The final dissertation defense, presented after all the data is analyzed and discussed, is the end of the journey for a Ph.D., and the road is never without speed bumps. However, I find that too many candidates focus on the end of the journey and not the road map, the dissertation proposal.
A properly planned proposal, typically the first three chapters of, (1) Introduction, (2) Literature Review, and (3) Methods, can make for a much more pleasant journey, or it can pave the way for detours and major hazards on the road to success.
A dissertation proposal should be thought of as a contract between the candidate and committee.
The proposal, especially the Methods chapter, details the specific steps in how the research will be conducted. Well, at least it details the plan. Things change, but it is good to have a detailed plan.
I like to think of the Methods chapter as a recipe. Sure, maybe one will not be able to get vanilla extract and will need to substitute maple syrup. But in the end we are expecting a chocolate chip cookie, not just a generic dessert.
I often see approved proposals, signed by the committee, with a data analysis section that simply, and inadequately, reads:
The data will be analyzed using SPSS v.23 software. Descriptive statistics will include means and standard deviations of the study variables. The tests will include t-tests, ANOVA, and regression.
Not defining in detail what data will be collected, how it will be collected, the variables that will be used for analysis, the coding of the variables for the analysis, and the specific statistical tests that will be used is a recipe for adding months, maybe years, to your journey.
Why does this happen? I am sure there are many reasons. But often, especially in the online schools, committee members are overwhelmed with their workload and they do not take the time needed during the proposal phase to critically read and review a student’s proposal. Often, one committee member is designated as the methodologist or statistics expert, but they only know a bit about methodology, enough to be dangerous, and all other committee members follow his/her lead on the methodology. And too often, this results in the committee signing off on the proposal without a proper and thorough review.
This of course, makes the dissertation candidate elated, because, well, the proposal was approved! GREAT NEWS!
The happy (and unsuspecting) candidate then collects their data and then runs some numbers. But which of those statistical tests will answer the research questions? Maybe more than one will. Maybe none of them will. This is usually when a statistician gets a call to help, and sometimes there is not much that can be done. Then the methods must be re-worked to match the data collected…or it is just a wash. In either case, this delays the process, sometimes substantially.
You should consider your Methods chapter as incomplete if it does not include:
- Specific details about the participants that will be included
- The sampling plan
- The operationalization (coding) of each variable that will be included in the tests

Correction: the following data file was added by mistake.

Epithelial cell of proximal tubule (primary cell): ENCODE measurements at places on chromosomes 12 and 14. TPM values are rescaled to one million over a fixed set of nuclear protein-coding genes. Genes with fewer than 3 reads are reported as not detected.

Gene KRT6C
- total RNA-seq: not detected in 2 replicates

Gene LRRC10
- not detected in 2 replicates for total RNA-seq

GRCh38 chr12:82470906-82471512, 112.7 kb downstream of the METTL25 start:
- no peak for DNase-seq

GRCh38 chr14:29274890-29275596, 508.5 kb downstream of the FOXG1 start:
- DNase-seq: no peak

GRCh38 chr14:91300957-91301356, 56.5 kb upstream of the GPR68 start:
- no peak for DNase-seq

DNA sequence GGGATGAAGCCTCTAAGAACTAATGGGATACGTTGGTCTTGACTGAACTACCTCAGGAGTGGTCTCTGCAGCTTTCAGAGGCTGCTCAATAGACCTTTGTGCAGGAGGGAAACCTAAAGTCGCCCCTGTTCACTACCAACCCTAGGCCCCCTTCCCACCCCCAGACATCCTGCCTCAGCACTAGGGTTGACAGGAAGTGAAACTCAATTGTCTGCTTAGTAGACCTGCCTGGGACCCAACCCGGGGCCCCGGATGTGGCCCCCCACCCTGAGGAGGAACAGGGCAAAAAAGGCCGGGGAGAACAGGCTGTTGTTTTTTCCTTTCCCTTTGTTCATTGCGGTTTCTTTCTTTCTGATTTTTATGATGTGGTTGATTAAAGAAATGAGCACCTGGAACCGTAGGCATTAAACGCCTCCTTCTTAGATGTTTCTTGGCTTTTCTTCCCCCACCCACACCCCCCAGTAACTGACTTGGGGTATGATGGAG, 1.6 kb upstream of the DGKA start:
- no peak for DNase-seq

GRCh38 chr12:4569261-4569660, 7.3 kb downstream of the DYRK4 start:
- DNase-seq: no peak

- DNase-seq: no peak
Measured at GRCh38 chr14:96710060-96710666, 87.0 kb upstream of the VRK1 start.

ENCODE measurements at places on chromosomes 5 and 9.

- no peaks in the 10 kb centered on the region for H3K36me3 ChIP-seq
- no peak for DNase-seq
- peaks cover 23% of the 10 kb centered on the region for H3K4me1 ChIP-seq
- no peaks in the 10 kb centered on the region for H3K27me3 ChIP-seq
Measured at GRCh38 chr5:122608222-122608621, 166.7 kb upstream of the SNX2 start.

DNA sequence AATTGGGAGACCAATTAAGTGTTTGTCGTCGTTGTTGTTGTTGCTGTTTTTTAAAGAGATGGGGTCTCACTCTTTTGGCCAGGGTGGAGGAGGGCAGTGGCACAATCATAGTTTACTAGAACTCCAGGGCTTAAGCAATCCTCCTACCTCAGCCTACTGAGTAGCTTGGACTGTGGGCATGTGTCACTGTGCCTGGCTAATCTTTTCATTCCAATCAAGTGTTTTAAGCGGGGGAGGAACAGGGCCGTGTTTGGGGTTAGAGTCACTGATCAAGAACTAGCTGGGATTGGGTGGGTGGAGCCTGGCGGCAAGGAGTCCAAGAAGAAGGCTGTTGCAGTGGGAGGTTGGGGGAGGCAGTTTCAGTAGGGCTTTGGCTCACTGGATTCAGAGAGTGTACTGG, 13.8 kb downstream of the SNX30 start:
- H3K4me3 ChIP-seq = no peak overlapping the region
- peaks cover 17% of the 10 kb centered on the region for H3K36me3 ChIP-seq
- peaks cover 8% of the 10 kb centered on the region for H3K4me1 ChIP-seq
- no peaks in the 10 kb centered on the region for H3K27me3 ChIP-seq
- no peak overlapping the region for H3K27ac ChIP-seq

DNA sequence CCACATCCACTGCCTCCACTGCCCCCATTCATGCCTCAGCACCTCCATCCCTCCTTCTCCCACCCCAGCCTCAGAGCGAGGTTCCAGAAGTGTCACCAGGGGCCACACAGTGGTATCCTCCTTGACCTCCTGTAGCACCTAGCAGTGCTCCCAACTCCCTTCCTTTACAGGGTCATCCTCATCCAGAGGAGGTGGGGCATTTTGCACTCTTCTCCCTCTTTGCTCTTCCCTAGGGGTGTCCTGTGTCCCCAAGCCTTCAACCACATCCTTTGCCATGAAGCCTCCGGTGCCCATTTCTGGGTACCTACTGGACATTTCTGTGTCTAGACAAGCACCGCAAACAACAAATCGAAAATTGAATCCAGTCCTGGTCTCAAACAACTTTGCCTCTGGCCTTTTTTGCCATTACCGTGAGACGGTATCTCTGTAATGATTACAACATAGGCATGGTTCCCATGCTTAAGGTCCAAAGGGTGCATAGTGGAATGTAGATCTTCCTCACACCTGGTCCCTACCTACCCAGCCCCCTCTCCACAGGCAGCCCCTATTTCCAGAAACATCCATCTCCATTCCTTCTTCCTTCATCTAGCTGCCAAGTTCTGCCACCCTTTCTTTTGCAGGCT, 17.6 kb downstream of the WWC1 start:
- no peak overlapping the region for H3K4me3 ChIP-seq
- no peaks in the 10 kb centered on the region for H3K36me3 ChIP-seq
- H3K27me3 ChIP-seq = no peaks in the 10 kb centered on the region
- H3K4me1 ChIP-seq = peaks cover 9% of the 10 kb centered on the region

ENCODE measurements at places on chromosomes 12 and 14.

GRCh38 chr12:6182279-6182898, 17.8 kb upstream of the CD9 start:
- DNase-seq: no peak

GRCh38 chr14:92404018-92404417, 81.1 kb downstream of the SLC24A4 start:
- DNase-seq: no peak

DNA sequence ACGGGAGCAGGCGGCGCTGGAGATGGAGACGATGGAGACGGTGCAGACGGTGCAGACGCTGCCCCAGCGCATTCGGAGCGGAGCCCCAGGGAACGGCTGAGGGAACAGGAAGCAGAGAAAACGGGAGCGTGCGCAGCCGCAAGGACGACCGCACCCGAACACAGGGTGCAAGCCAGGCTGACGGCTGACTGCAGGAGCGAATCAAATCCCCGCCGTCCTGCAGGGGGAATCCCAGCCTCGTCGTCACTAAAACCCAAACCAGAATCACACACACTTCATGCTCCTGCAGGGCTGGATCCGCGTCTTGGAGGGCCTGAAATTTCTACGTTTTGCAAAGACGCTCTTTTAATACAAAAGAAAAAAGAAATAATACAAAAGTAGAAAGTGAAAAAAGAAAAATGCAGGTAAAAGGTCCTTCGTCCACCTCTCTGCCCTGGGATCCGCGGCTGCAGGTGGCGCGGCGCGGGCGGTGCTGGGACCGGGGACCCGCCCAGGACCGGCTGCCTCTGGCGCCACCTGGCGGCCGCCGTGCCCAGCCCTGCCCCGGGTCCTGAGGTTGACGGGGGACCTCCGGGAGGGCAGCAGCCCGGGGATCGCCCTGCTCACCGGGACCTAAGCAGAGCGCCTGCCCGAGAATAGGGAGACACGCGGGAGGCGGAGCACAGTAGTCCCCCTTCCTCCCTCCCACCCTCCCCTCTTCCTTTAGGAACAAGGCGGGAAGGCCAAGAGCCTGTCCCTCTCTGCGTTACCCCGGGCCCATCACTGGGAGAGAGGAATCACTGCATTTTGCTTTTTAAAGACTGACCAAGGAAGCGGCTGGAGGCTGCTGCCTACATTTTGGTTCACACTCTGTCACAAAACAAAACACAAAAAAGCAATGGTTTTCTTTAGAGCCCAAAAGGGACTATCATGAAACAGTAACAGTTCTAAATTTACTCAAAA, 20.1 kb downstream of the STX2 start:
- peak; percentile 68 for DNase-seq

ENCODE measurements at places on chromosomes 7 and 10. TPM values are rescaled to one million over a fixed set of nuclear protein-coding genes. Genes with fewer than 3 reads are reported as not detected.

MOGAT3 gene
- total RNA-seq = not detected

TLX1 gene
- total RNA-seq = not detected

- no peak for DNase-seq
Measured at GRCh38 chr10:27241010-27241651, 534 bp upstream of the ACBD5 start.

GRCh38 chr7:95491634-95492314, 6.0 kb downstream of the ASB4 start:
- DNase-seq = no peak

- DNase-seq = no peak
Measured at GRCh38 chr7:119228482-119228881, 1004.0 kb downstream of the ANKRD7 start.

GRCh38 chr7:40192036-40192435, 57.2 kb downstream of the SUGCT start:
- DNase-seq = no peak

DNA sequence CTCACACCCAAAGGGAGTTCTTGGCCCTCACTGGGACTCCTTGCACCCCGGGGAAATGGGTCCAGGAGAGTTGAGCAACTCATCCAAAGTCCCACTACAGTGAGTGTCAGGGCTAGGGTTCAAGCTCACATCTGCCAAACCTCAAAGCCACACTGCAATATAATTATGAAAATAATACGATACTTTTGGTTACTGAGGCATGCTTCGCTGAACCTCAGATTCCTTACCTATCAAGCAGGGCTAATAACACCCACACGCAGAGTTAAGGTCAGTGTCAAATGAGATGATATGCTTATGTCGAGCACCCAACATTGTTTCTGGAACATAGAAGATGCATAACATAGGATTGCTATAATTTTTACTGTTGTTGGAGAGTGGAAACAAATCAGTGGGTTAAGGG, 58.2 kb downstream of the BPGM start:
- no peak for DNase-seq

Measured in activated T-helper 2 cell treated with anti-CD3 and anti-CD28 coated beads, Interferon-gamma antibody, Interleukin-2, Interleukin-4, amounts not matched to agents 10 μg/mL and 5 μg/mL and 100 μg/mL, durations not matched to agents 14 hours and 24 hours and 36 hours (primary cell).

- The hypotheses that will be tested to address the research questions
- The specific statistical tests that will be used to test those hypotheses and specifications for those statistical models.
- For more detailed studies, tables of variable levels and operationalizations, and the tests to be used, for each research question are a definite plus!
A complete methods section with all of the details, signed by your committee and other powers that be (the AQR, IRB, etc.) will keep these things from happening:
- The new committee chair thinks you should concentrate on a larger or smaller group of participants. Perhaps they would like you to recruit only African American women instead of all African American students for your study.
- A committee member read a journal article over Summer Break and now wants you to add social economic status to your study, but you’ve spent your Summer Break collecting data that only included gender, race/ethnicity, and marital status for your participants.
- The committee doesn’t understand ANOVA and wants you to do 10 independent samples t-tests instead.
Oh, I have dozens of stories…but you get the idea.
My advice? Details, details, details! Operationalize all of your variables, mention specific tests you will use. Detail, ad nauseam, every step in the process. Yes, it is a lot of work and most of it will involve statistical method and theory…
But it will be worth it when you submit your completed dissertation with your Results chapter and Discussion to your committee or IRB and then they suggest (demand?) that another variable should be added, or that another test should be performed.
With a detailed and signed proposal, you can take a deep breath, smile, point to your signed proposal (contract!) and say, “Wow, that is a great idea for my next study! But for now, let’s get this one finished according to our plan.”
Your proposal is your contract. Make sure you’ve covered all of your bases and you’ll be glad you took the extra time in your travels on the road to success.